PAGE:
Belzer Rebbe and died in 1943 as a marginal poet in Tel Aviv. He might
have been considered a kind of messiah of the homoerotic gospel among the
Jewish people had his unusual kabbalistic theory not been silenced and
pushed to the margins.

In his book “The Erotics of Kabbala” published in 1923, Langer argued that
“brotherly love,” i.e. love of a man for a man, is in fact the deepest
basic urge in Judaism, at the basis of the commandment of “love thy fellow
man as thyself.” In his view, in early Judaism the erotic stream of love
between men prevailed, but over the generations “love of woman” prevailed.
Like Schoeps after him, Langer concluded that the harsh prohibition of
sexual relations between men constitutes proof that the tendency toward it
was common among Jews. He also argued that an erotic relationship, which
not actualized in the form of intercourse, is what connects yeshiva
students to one another and to their rabbi.

Langer’s ambition in life was to reawaken “love of the friend,” that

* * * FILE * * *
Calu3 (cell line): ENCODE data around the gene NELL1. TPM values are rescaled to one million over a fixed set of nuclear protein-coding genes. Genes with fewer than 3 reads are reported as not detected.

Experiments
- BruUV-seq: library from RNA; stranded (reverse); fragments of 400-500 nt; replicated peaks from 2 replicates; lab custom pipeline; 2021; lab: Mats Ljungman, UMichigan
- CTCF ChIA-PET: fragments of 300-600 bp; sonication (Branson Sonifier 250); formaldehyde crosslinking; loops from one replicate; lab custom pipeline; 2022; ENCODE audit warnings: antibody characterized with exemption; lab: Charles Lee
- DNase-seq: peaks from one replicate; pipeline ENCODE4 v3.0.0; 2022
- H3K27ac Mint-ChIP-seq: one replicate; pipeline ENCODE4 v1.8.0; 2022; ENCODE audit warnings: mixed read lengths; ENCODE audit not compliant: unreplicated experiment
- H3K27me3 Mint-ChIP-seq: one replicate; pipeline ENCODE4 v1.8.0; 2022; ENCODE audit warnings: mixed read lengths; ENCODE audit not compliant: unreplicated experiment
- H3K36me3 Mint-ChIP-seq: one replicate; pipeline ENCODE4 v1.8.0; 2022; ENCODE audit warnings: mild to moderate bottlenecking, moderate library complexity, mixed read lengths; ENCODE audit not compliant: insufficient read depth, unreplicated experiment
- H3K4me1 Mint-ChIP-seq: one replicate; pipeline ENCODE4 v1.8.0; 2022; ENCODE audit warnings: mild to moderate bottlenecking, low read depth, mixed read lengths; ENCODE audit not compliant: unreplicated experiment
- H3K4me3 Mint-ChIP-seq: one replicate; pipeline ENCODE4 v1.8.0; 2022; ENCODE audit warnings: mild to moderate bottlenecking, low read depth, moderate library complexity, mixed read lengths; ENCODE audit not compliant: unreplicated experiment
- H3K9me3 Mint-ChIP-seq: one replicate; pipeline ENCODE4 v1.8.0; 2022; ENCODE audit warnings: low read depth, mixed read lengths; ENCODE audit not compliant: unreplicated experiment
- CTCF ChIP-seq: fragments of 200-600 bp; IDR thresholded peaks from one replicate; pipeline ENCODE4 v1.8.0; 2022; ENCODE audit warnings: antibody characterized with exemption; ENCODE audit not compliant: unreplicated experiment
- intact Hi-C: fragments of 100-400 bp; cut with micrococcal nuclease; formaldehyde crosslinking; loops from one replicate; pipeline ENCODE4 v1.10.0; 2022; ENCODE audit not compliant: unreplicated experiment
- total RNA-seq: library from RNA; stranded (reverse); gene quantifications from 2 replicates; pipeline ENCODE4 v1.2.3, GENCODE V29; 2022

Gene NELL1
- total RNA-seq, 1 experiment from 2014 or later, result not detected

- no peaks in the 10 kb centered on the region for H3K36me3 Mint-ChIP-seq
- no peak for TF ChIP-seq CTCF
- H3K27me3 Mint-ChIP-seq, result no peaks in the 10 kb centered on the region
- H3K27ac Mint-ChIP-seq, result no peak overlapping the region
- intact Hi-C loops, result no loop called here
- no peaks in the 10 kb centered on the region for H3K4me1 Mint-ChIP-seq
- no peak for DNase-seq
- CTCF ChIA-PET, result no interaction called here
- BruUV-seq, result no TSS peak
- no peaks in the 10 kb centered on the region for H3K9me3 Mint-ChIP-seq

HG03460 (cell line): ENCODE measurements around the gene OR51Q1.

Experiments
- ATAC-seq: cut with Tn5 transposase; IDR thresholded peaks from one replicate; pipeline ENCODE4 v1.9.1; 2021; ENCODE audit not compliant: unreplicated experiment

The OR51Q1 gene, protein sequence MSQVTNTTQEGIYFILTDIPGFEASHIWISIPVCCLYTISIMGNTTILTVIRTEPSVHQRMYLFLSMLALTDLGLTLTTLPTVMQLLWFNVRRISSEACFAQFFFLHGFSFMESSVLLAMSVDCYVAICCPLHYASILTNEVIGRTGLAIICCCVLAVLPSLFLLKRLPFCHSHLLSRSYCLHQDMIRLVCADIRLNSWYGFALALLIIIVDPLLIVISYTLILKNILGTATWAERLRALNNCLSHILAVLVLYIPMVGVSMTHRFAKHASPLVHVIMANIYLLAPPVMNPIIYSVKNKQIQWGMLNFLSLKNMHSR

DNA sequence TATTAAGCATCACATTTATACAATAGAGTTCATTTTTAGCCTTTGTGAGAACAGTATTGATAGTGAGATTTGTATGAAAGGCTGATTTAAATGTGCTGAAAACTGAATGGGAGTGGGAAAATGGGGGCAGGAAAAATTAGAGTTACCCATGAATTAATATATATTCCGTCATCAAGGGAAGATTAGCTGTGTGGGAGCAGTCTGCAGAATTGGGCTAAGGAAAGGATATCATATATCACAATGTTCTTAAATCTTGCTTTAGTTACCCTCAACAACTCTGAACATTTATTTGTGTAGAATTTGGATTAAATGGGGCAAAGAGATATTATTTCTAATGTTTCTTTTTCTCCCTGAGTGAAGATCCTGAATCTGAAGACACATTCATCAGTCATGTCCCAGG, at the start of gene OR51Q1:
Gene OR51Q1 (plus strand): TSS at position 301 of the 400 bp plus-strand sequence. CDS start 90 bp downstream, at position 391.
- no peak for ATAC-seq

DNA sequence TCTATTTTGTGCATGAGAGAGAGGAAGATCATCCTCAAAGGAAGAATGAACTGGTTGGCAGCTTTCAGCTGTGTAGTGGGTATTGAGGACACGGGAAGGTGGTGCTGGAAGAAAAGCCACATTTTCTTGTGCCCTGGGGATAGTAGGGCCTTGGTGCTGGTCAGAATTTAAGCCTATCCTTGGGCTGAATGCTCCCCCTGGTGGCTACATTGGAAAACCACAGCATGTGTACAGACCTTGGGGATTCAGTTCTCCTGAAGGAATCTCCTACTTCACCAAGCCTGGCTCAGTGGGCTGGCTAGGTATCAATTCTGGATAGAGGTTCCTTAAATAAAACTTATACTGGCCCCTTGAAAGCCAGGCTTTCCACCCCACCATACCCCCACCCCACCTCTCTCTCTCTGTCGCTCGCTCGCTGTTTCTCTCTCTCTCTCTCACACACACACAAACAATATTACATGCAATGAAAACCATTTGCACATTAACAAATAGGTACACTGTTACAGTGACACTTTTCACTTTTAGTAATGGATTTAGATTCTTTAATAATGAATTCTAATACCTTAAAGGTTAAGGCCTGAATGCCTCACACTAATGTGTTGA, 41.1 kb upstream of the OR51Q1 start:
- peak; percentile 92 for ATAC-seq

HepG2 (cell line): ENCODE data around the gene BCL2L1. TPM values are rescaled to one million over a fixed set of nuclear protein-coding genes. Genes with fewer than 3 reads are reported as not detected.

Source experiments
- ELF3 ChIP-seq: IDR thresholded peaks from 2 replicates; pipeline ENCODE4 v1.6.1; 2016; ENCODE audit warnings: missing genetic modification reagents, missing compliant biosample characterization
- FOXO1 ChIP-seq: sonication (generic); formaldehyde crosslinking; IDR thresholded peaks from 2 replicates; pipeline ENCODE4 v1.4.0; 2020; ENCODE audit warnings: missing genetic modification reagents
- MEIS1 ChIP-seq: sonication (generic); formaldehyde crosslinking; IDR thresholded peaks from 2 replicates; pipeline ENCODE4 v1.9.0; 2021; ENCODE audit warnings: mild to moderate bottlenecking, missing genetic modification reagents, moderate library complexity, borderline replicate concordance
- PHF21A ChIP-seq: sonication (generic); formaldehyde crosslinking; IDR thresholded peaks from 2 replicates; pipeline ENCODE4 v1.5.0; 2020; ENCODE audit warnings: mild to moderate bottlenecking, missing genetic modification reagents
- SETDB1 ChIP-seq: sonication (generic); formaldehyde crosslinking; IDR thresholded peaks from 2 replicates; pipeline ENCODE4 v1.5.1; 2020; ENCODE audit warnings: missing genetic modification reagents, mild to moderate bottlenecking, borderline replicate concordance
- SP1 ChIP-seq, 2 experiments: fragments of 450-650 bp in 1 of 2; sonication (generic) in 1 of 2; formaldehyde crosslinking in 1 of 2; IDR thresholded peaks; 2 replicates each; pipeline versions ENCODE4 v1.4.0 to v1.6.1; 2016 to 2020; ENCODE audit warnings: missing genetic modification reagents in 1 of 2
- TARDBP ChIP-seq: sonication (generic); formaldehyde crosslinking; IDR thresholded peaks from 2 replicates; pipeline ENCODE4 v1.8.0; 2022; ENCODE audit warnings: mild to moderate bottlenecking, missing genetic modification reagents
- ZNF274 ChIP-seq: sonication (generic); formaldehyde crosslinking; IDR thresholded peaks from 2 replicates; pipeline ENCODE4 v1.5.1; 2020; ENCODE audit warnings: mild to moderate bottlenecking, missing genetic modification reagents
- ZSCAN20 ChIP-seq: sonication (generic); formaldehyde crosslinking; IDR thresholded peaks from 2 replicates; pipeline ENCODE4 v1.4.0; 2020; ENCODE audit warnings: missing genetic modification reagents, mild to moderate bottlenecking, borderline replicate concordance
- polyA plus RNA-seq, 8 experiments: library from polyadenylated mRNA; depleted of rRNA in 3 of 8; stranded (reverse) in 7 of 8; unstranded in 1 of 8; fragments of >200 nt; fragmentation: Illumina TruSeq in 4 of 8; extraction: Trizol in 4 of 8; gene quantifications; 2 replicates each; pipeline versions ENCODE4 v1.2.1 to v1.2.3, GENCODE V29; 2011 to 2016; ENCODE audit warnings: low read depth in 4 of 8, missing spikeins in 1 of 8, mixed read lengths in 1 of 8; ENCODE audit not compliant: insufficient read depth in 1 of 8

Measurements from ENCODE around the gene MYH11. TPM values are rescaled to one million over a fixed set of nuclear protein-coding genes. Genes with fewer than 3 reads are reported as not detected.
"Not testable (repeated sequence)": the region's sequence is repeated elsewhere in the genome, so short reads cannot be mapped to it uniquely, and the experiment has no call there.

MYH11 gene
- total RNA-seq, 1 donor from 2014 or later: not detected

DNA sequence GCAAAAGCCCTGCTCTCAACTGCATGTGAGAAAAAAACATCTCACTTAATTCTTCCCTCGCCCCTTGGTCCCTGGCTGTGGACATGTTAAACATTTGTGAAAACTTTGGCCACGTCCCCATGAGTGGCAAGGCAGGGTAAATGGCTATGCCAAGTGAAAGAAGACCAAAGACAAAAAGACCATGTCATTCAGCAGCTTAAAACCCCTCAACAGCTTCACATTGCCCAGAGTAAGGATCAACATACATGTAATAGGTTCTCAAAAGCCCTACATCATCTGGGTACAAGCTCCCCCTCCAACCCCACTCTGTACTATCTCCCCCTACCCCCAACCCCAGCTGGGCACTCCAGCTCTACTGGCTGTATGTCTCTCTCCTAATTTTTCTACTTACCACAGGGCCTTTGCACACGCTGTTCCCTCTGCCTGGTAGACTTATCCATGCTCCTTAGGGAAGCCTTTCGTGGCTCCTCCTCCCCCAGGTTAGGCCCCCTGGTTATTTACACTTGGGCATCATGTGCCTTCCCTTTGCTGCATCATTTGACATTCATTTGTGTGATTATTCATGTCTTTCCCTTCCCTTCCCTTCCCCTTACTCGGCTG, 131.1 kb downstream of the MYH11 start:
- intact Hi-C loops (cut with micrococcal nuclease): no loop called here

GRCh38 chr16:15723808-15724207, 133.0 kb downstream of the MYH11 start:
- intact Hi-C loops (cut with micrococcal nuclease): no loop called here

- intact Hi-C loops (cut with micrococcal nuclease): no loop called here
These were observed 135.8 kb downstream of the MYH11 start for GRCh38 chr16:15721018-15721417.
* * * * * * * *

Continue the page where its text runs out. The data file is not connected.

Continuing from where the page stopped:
“lofty and sublime human emotion that was extinguished in the hearts of
the Hebrews in their bitter and biting exile.” Had he not died before his
time, he might have succeeded in spreading the idea in Israel that Judaism
and homosexuality are not mutually exclusive, but rather are connected in
a complex way.

Regrettably, in the decades after his death this message was completely
forgotten. The LGBT liberation movement appeared only in the 1970s, as an
American-style, secular, liberal movement.

It is not necessary to accept the theories propounded by Laner, Schoeps
and others like them, but their attempts to create a Jewish homosexuality
are particularly relevant now. In face of the murderous violence that
invokes Jewish justifications, there is no reason to make do with just
allowing gays to live. It should be argued that homosexual passion and its
realization constitute a layer in Judaism itself. Sodom, after all, is
also located in Israel.